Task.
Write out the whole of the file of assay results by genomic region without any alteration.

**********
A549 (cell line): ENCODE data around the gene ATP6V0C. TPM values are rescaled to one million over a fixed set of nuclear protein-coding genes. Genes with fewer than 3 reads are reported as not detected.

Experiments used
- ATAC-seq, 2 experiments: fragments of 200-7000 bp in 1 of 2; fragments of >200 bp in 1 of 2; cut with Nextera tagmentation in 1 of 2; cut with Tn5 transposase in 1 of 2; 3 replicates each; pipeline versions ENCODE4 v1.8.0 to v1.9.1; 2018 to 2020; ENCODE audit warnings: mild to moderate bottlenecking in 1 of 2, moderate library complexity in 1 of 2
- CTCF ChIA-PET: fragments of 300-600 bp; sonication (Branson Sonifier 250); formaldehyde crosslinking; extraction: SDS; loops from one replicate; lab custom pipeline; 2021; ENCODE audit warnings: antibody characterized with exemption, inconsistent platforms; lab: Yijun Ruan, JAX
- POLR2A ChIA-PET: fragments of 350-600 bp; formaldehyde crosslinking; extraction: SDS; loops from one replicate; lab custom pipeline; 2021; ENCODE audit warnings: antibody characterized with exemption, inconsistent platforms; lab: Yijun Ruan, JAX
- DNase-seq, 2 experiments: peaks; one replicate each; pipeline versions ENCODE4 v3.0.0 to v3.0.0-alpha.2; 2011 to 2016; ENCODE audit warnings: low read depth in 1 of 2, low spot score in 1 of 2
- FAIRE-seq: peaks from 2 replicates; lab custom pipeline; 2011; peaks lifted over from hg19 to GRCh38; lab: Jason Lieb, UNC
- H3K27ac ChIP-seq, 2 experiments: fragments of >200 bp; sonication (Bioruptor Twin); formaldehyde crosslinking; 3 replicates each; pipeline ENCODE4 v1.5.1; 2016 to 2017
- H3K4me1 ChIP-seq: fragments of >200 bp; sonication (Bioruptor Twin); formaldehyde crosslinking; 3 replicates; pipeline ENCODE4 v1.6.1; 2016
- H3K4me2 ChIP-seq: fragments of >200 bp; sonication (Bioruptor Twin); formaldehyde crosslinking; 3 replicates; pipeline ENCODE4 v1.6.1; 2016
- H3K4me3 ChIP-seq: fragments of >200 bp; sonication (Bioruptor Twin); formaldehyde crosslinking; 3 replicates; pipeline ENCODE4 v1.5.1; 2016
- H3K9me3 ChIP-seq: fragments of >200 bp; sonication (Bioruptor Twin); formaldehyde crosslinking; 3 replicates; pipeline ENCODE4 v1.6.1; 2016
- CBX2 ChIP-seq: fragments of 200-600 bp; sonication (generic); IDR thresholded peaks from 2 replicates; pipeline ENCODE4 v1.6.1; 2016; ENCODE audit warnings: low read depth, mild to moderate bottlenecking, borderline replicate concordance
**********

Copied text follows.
A549 (cell line): ENCODE data around the gene ATP6V0C. TPM values are rescaled to one million over a fixed set of nuclear protein-coding genes. Genes with fewer than 3 reads are reported as not detected.

Experiments used
- ATAC-seq, 2 experiments: fragments of 200-7000 bp in 1 of 2; fragments of >200 bp in 1 of 2; cut with Nextera tagmentation in 1 of 2; cut with Tn5 transposase in 1 of 2; 3 replicates each; pipeline versions ENCODE4 v1.8.0 to v1.9.1; 2018 to 2020; ENCODE audit warnings: mild to moderate bottlenecking in 1 of 2, moderate library complexity in 1 of 2
- CTCF ChIA-PET: fragments of 300-600 bp; sonication (Branson Sonifier 250); formaldehyde crosslinking; extraction: SDS; loops from one replicate; lab custom pipeline; 2021; ENCODE audit warnings: antibody characterized with exemption, inconsistent platforms; lab: Yijun Ruan, JAX
- POLR2A ChIA-PET: fragments of 350-600 bp; formaldehyde crosslinking; extraction: SDS; loops from one replicate; lab custom pipeline; 2021; ENCODE audit warnings: antibody characterized with exemption, inconsistent platforms; lab: Yijun Ruan, JAX
- DNase-seq, 2 experiments: peaks; one replicate each; pipeline versions ENCODE4 v3.0.0 to v3.0.0-alpha.2; 2011 to 2016; ENCODE audit warnings: low read depth in 1 of 2, low spot score in 1 of 2
- FAIRE-seq: peaks from 2 replicates; lab custom pipeline; 2011; peaks lifted over from hg19 to GRCh38; lab: Jason Lieb, UNC
- H3K27ac ChIP-seq, 2 experiments: fragments of >200 bp; sonication (Bioruptor Twin); formaldehyde crosslinking; 3 replicates each; pipeline ENCODE4 v1.5.1; 2016 to 2017
- H3K4me1 ChIP-seq: fragments of >200 bp; sonication (Bioruptor Twin); formaldehyde crosslinking; 3 replicates; pipeline ENCODE4 v1.6.1; 2016
- H3K4me2 ChIP-seq: fragments of >200 bp; sonication (Bioruptor Twin); formaldehyde crosslinking; 3 replicates; pipeline ENCODE4 v1.6.1; 2016
- H3K4me3 ChIP-seq: fragments of >200 bp; sonication (Bioruptor Twin); formaldehyde crosslinking; 3 replicates; pipeline ENCODE4 v1.5.1; 2016
- H3K9me3 ChIP-seq: fragments of >200 bp; sonication (Bioruptor Twin); formaldehyde crosslinking; 3 replicates; pipeline ENCODE4 v1.6.1; 2016
- CBX2 ChIP-seq: fragments of 200-600 bp; sonication (generic); IDR thresholded peaks from 2 replicates; pipeline ENCODE4 v1.6.1; 2016; ENCODE audit warnings: low read depth, mild to moderate bottlenecking, borderline replicate concordance